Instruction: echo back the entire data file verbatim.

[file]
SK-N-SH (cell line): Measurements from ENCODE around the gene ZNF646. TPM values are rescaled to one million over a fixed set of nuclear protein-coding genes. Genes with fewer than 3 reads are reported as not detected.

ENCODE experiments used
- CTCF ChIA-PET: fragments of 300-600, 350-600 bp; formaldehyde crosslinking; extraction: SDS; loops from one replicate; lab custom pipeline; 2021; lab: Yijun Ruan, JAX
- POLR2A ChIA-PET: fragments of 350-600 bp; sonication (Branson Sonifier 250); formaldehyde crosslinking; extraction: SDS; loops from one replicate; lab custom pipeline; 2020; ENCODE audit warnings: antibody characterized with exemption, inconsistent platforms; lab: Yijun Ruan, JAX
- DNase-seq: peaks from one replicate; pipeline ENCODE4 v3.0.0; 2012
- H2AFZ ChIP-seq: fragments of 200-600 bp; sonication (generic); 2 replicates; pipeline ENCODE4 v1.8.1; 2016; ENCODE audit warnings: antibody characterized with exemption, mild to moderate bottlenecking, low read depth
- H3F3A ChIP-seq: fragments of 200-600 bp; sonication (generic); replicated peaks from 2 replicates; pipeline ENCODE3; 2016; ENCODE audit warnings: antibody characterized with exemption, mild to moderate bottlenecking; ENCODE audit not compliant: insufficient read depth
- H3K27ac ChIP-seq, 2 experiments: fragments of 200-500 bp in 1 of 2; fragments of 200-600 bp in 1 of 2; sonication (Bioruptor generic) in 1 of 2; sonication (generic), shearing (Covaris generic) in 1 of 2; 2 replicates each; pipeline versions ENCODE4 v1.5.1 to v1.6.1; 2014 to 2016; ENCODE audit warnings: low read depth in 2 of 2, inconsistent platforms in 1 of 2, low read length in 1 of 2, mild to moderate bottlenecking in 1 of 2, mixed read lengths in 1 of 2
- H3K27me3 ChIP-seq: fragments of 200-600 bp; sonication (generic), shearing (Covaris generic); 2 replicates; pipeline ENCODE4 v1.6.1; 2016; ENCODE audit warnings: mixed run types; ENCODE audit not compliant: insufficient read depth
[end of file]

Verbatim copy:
SK-N-SH (cell line): Measurements from ENCODE around the gene ZNF646. TPM values are rescaled to one million over a fixed set of nuclear protein-coding genes. Genes with fewer than 3 reads are reported as not detected.

ENCODE experiments used
- CTCF ChIA-PET: fragments of 300-600, 350-600 bp; formaldehyde crosslinking; extraction: SDS; loops from one replicate; lab custom pipeline; 2021; lab: Yijun Ruan, JAX
- POLR2A ChIA-PET: fragments of 350-600 bp; sonication (Branson Sonifier 250); formaldehyde crosslinking; extraction: SDS; loops from one replicate; lab custom pipeline; 2020; ENCODE audit warnings: antibody characterized with exemption, inconsistent platforms; lab: Yijun Ruan, JAX
- DNase-seq: peaks from one replicate; pipeline ENCODE4 v3.0.0; 2012
- H2AFZ ChIP-seq: fragments of 200-600 bp; sonication (generic); 2 replicates; pipeline ENCODE4 v1.8.1; 2016; ENCODE audit warnings: antibody characterized with exemption, mild to moderate bottlenecking, low read depth
- H3F3A ChIP-seq: fragments of 200-600 bp; sonication (generic); replicated peaks from 2 replicates; pipeline ENCODE3; 2016; ENCODE audit warnings: antibody characterized with exemption, mild to moderate bottlenecking; ENCODE audit not compliant: insufficient read depth
- H3K27ac ChIP-seq, 2 experiments: fragments of 200-500 bp in 1 of 2; fragments of 200-600 bp in 1 of 2; sonication (Bioruptor generic) in 1 of 2; sonication (generic), shearing (Covaris generic) in 1 of 2; 2 replicates each; pipeline versions ENCODE4 v1.5.1 to v1.6.1; 2014 to 2016; ENCODE audit warnings: low read depth in 2 of 2, inconsistent platforms in 1 of 2, low read length in 1 of 2, mild to moderate bottlenecking in 1 of 2, mixed read lengths in 1 of 2
- H3K27me3 ChIP-seq: fragments of 200-600 bp; sonication (generic), shearing (Covaris generic); 2 replicates; pipeline ENCODE4 v1.6.1; 2016; ENCODE audit warnings: mixed run types; ENCODE audit not compliant: insufficient read depth